MICRO MONDAYS: The Le Jour Delmare delivers a 1970s-inspired dive watch for a great priceFergus Nash
Le Jour aren’t what you would typically consider a microbrand. They weren’t funded through a Kickstarter campaign, nor were they founded by a young visionary who wanted to shake up the watch industry. In fact, if the Le Jour brand name is familiar to you, it may be because they were quite a popular brand during the 1960s through to the ’80s. While they mostly focused on 7750-powered chronographs, Le Jour has been resurrected as a Swiss powerhouse for affordable luxury divers. The latest addition to their catalogue is the Le Jour Delmare, oozing 1970s charm without falling into the realms of cliche.
Although a watch’s dial is the component we look at the most, I would say that the case has more power over the entire personality. A simple case can choose to let the dial speak for itself, but a characterful case can influence the overall vibe, dictating which dials work, and even which clothes you can pair it with. The Le Jour Delmare’s case carries its ’70s style with a great degree of class, opting for a rigid and angular profile that highlights the contrast between bushed surfaces and polished chamfers.
Le Jour have nailed the dimensions on this watch too, with a 41mm diameter maximising wrist presence and a 48mm lug-to-lug length giving good fitment to a smaller wrist. The bracelet attaches to the watch with traditional spring bars via a hidden channel on the case’s underside, giving the visual impression of integration but the versatility of changing 22mm straps around. The thickness is only 13mm including the domed sapphire crystal, which is quite forgiving for a dive watch with 200m of water resistance.
The theme of 1970s subtlety carries on throughout the Le Jour Delmare’s dial, keeping the watch versatile and rewarding closer inspection. The applied indices are formed with two metal batons filled with a centre of Super Lumi-Nova, with an extra luminous dot placed at their ends. The hands are a robust fencepost style with brushed finishing, and the centre seconds hand is bright red (on all but one reference) with an arrowhead and lollipop counterbalance. The real star of the dial however is the dazzling finish, featuring a radiant sunburst effect as well as a fumé gradient. Five colours are available, including a black, slightly lighter grey, apple green, pale blue, and a rosy red.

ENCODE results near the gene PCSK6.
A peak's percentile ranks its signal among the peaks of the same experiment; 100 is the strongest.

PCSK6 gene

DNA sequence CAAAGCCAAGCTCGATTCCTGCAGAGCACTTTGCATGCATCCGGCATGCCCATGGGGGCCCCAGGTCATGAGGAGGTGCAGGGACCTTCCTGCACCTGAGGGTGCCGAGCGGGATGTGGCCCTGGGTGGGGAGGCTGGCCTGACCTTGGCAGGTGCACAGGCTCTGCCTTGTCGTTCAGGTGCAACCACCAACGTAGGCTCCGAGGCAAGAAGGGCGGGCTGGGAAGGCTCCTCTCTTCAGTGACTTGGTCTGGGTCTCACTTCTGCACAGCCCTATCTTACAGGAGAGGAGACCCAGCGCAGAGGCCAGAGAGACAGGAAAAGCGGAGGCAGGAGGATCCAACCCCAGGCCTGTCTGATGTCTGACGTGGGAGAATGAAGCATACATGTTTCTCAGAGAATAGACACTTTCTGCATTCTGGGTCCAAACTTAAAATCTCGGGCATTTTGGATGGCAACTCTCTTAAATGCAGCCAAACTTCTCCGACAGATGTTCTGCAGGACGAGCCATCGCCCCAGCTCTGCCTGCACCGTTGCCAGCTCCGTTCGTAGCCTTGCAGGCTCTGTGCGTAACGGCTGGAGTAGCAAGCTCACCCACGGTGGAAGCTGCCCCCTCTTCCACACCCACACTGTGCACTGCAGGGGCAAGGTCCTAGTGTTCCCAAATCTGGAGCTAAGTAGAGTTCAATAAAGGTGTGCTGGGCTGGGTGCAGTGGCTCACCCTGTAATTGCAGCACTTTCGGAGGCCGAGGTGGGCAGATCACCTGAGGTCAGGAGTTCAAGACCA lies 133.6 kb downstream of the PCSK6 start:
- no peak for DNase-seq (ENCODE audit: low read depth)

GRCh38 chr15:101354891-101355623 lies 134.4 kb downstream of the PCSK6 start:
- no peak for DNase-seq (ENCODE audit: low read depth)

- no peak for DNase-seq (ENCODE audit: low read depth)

If you prefer to add a little bit of bling to your 1970s-inspired dive watch, the black, green, and blue models are also available with a rose gold IP coating on the bezel, dial details and the crown. This adds a lot of warmth to the watch, as well as making them feel a little more lighthearted. All of the bezel inserts are made of scratch-resistant ceramic, which is quite impressive considering how well Le Jour have managed to match their colours to the dials. The Le Jour logo is printed fairly large, and also carries a fair amount of whimsy. Symmetry is also an important element of the Le Jour Delmare, with the date display given a thick frame at 6 o’clock.
Powering the Le Jour Delmare is a Sellita SW-200, the latest industry standard for Swiss time-and-date movements. Originally a clone of the ETA 2824, the SW-200 focuses on affordability without compromise of accurate performance and reliability. Servicing is usually fast and affordable, and you or your watchmaker will have an easy time regulating it if you want to tighten up its timekeeping. The beat rate is a smooth 4Hz, and the power reserve is designed for a daily wearer at around 38 hours. There’s no sapphire on the caseback to see the movement, although we are treated to an incredibly intricate underwater-themed engraving that’s a joy to stare at.
The Le Jour Delmare pricing and availability:
The Le Jour Delmare is available now from their website here. Price: US$850